In Krescent, the California Supreme Court determined that Song-Beverly was enacted by the California legislature with the intent of safeguarding consumer privacy while also protecting consumers and retailers from undue risk of fraud. It then reasoned that online purchases are different from brick-and-mortar purchases:
The safeguards against fraud that are provided in section 1747.08(d) are not available to the online retailer selling an electronically downloadable product. Unlike a brick-and-mortar retailer, an online retailer cannot visually inspect the credit card, the signature on the back of the card, or the customer‘s photo identification. Thus, … the key antifraud mechanism in the statutory scheme . . . has no practical application to online transactions involving electronically downloadable products.”
Nearly two years ago, the California Supreme Court held that requesting a customer’s ZIP code in connection with a credit card transaction violated the Song-Beverly Credit Card Act of 1971, a statute that prohibits businesses from recording a customer’s “personal identification information” (“PII”) as a condition of accepting a credit card payment. On Wednesday, the…
According to court documents filed last week, Netflix has agreed to change its data storage practices and pay about $9 million to settle allegations that it unlawfully retained and disclosed customers’ video-viewing histories. Specifically, Netflix agreed to decouple viewing history from identification information once users have been inactive for a year; to pay $30,000 to the class representatives; to pay up to $2.25 million to class counsel; and to give the remaining funds to nonprofit organizations that provide privacy-related education. The proposed settlement agreement has been submitted to the court for preliminary approval.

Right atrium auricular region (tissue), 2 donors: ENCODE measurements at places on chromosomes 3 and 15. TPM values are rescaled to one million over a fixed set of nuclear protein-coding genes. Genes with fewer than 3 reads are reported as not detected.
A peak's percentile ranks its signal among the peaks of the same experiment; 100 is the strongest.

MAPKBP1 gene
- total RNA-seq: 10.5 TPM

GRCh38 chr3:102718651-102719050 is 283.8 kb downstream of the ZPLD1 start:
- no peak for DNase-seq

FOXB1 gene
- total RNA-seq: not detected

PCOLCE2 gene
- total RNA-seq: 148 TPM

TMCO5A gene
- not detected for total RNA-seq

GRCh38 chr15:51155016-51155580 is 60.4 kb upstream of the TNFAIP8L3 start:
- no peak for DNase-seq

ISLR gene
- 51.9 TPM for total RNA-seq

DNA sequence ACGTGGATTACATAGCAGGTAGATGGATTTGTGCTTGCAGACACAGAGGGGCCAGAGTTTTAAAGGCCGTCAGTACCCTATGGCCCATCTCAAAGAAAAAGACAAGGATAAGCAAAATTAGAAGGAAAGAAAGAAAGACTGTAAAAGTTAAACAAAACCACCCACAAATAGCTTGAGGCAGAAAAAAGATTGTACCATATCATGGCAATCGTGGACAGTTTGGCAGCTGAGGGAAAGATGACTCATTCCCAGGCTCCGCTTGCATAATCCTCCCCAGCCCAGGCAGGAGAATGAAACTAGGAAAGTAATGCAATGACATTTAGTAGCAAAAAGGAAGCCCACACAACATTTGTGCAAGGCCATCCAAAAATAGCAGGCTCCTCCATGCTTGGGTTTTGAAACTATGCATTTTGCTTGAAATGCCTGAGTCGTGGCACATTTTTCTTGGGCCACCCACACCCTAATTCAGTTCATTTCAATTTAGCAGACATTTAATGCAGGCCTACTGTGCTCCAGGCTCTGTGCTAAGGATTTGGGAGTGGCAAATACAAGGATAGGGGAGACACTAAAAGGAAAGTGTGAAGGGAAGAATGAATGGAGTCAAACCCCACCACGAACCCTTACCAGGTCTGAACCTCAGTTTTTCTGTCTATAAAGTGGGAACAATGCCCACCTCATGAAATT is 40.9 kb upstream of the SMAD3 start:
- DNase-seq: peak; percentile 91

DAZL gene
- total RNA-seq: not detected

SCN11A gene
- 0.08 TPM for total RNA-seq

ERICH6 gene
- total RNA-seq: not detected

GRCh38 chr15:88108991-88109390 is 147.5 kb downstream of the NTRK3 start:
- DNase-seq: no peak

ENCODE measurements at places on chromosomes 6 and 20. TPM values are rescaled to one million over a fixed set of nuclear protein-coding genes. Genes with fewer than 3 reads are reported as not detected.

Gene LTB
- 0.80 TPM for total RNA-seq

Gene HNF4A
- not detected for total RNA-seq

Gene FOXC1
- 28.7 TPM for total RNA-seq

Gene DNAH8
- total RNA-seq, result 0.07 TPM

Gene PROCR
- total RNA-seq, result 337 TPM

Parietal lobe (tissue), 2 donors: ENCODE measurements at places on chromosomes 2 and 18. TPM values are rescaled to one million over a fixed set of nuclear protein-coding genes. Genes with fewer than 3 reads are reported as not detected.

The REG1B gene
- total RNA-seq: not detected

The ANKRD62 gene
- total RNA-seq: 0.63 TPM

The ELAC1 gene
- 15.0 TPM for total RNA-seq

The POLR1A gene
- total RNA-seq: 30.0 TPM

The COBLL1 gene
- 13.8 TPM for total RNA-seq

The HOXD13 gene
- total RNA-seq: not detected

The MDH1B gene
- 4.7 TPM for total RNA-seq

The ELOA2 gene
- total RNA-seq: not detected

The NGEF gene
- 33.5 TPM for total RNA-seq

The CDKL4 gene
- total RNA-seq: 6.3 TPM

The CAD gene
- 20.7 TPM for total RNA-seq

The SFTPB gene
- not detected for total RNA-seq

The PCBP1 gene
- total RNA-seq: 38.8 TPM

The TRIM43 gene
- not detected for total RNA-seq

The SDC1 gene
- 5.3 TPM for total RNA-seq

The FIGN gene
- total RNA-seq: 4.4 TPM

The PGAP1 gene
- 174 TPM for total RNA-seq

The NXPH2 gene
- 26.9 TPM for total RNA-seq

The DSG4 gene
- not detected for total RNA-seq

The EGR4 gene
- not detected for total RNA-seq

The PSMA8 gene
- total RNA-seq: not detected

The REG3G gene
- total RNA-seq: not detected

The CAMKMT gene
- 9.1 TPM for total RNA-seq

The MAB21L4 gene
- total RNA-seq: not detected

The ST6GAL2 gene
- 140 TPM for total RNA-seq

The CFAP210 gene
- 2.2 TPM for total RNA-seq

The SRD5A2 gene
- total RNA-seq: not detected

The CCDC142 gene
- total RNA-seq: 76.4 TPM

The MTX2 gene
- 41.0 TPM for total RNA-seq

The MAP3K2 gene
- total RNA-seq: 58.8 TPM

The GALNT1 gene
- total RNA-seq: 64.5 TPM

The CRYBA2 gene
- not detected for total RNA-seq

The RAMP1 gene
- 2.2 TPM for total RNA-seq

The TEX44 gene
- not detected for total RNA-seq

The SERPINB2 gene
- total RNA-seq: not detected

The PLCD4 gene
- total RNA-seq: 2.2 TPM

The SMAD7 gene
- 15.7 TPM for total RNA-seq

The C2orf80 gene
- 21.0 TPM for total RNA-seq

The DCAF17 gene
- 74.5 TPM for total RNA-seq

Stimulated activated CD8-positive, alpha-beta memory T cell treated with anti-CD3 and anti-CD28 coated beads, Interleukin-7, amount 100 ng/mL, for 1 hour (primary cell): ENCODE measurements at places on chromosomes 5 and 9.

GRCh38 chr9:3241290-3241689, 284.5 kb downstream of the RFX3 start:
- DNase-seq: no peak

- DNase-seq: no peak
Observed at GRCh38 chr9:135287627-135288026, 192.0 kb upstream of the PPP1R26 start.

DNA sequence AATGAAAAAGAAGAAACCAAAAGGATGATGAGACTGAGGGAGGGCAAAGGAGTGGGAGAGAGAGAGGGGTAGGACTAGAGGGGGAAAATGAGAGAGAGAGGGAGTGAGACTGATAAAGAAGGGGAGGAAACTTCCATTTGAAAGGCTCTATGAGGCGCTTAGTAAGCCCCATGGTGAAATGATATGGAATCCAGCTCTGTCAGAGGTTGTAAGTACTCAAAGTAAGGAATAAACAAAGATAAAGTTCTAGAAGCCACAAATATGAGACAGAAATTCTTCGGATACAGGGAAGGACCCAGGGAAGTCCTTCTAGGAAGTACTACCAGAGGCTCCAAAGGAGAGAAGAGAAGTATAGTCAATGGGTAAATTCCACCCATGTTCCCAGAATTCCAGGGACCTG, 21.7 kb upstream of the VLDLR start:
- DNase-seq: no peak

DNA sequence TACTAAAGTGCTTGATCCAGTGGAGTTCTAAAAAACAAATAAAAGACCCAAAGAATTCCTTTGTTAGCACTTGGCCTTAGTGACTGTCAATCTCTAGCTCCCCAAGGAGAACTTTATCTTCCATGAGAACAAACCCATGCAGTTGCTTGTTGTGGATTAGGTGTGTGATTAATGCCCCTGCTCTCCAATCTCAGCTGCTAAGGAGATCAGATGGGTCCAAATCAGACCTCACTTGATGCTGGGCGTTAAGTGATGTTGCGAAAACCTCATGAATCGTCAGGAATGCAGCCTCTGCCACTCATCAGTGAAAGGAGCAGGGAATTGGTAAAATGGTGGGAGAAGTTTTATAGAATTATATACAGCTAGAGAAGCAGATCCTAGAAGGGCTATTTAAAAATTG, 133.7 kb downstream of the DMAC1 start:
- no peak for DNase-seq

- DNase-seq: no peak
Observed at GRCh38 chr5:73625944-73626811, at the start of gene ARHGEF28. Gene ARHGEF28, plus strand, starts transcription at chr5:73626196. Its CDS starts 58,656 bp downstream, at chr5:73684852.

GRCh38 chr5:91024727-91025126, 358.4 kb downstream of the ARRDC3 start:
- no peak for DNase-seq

The injunctive remedies, cy pres relief, and sizable award to class counsel in In re Netflix Privacy Litigation are consistent with settlements reached in earlier privacy-related lawsuits. For example:
Just under a year has passed since the California Supreme Court ruled that asking for a customer’s ZIP code during a credit card transaction violates California’s Song-Beverly Credit Card Act. According to media reports, the court’s decision in Pineda v. Williams-Sonoma Stores, Inc. has spurred more than 200 suits against California retailers. A roundup of recent developments in Song-Beverly Act litigation:
- A case against Brookstone had been dismissed in May 2010 on the ground that a ZIP code is not “personal identification information” within the meaning of Song-Beverly, but a state appellate court ruled [PDF] that the subsequent contrary decision in Pineda applied retroactively and that the suit against Brookstone could therefore proceed.
- Both state and federal courts in California have now reaffirmed that Song-Beverly does not apply to online transactions (Gonor v. Craigslist, Inc. [PDF]; Salmonson v. Microsoft Corp. [PDF]). According to Mehrens v. Redbox Automated Retail LLC [PDF], Song-Beverly does not apply to transactions conducted at self-service kiosks either. The courts recognized that fraud prevention justifies the collection of ZIP codes in online and kiosk transactions.
- A California federal court preliminarily approved a settlement under which Tiffany and Co. agreed to provide a voucher for either $10 off or free engraving to an estimated class of 90,000 customers; $142,000 in attorneys’ fees to class counsel; and $2,000 to the class representative.